The laws of physics and chemistry that governed geologic processes in the past are the same as those that govern processes now and in the future.
The geologic timescale is a chronology (calendar) of events on Earth based on obtaining ages of past events.
This problem is now reduced by the careful collection of samples, rigorous crosschecking and the use of newer techniques that can date minute samples.Volcanic rocks – such as tuff and basalt – can be used in dating because they are formed at a particular moment in time, during an eruption.Archaeology dating techniques can assure buyers that their item is not a fake by providing scientific reassurance of the artefact's likely age.Archaeological scientists have two primary ways of telling the age of artefacts and the sites from which they came: relative dating and absolute dating.Relative dating in archaeology presumes the age of an artefact in relation and by comparison, to other objects found in its vicinity.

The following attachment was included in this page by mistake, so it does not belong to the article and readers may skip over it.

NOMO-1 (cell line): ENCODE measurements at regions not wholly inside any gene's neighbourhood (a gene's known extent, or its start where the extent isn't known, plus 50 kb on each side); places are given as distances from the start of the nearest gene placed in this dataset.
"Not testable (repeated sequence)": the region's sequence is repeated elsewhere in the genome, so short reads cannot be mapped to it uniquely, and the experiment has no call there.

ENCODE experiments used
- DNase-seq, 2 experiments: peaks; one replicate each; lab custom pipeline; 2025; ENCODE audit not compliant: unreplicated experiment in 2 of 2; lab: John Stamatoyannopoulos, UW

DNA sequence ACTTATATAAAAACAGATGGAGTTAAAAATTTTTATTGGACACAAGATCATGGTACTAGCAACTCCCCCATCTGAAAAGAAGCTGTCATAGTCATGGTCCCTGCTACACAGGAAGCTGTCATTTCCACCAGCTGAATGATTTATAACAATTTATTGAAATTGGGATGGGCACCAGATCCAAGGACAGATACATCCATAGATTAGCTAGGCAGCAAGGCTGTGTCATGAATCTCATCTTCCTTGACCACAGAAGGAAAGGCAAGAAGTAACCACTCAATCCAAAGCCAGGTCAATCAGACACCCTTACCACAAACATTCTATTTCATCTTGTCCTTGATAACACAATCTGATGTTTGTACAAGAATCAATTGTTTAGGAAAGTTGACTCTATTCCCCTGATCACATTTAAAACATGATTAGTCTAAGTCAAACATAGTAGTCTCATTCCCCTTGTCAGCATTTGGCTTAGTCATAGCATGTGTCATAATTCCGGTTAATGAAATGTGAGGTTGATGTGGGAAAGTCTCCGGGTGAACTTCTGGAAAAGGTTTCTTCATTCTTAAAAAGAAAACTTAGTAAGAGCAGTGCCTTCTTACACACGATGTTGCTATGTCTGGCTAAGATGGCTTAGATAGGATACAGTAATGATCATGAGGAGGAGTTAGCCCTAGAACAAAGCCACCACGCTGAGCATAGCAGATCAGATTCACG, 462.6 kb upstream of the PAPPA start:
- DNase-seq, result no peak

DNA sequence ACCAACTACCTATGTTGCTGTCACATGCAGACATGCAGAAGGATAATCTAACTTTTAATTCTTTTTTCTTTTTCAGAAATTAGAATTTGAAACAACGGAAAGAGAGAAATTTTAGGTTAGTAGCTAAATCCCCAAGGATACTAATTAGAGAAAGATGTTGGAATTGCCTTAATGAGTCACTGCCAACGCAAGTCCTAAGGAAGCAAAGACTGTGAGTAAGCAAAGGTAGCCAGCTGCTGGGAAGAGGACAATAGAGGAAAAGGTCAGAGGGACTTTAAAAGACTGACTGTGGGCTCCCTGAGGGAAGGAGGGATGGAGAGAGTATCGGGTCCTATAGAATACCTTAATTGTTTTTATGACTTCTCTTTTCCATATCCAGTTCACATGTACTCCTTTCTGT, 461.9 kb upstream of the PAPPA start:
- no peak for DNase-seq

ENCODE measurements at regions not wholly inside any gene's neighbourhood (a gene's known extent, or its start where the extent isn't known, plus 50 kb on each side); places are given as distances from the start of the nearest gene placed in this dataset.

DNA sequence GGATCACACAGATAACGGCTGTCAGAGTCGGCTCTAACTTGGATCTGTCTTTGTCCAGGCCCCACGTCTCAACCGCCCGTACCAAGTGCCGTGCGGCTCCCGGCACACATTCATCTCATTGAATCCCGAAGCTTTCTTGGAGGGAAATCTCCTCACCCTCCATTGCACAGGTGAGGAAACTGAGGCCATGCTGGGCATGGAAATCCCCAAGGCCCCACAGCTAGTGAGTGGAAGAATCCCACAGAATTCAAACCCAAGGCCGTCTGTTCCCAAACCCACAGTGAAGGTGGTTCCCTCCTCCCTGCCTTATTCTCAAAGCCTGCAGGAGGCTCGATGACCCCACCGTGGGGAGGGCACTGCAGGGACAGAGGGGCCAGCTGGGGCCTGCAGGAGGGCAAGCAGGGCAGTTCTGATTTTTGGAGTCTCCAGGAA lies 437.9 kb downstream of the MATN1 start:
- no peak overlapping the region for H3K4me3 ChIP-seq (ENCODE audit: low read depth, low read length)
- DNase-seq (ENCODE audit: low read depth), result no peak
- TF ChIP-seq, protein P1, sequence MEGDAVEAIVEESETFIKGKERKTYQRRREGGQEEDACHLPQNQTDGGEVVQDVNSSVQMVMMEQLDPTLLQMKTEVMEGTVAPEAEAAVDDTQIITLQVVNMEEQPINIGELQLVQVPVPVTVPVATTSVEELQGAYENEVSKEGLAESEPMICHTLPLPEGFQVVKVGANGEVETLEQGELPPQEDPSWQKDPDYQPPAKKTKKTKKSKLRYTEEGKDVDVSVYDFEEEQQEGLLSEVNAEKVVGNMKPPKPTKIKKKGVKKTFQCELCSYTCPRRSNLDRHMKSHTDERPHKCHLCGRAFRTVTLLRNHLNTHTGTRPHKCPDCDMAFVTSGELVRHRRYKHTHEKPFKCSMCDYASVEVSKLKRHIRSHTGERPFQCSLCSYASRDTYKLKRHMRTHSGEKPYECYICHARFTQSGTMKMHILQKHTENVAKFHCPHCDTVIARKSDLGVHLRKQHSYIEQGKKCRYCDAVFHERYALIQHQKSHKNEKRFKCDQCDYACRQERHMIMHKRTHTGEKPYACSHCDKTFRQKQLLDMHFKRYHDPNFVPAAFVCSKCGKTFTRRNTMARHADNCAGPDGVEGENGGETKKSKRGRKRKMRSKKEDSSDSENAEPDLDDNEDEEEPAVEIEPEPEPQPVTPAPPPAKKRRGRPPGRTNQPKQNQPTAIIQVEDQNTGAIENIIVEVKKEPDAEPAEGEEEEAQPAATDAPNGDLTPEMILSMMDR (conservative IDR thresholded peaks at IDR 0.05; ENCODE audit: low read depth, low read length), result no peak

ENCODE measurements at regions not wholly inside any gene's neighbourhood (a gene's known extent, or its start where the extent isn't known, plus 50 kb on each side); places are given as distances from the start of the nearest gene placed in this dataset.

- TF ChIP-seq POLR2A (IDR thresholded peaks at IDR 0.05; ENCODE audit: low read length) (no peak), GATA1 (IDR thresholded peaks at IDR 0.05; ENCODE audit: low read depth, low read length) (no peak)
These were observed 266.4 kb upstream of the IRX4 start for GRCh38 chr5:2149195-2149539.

Limits to relative dating are that it cannot provide an accurate year or a specific date of use. There are two main methods determining a fossils age, relative dating and absolute dating.Relative dating is used to determine a fossils approximate age by comparing it to similar rocks and fossils of known ages.Different methods have their own limitations, especially with regard to the age range they can measure and the substances they can date.A common problem with any dating method is that a sample may be contaminated with older or younger material and give a false age.This approach helps to order events chronologically but it does not provide the absolute age of an object expressed in years.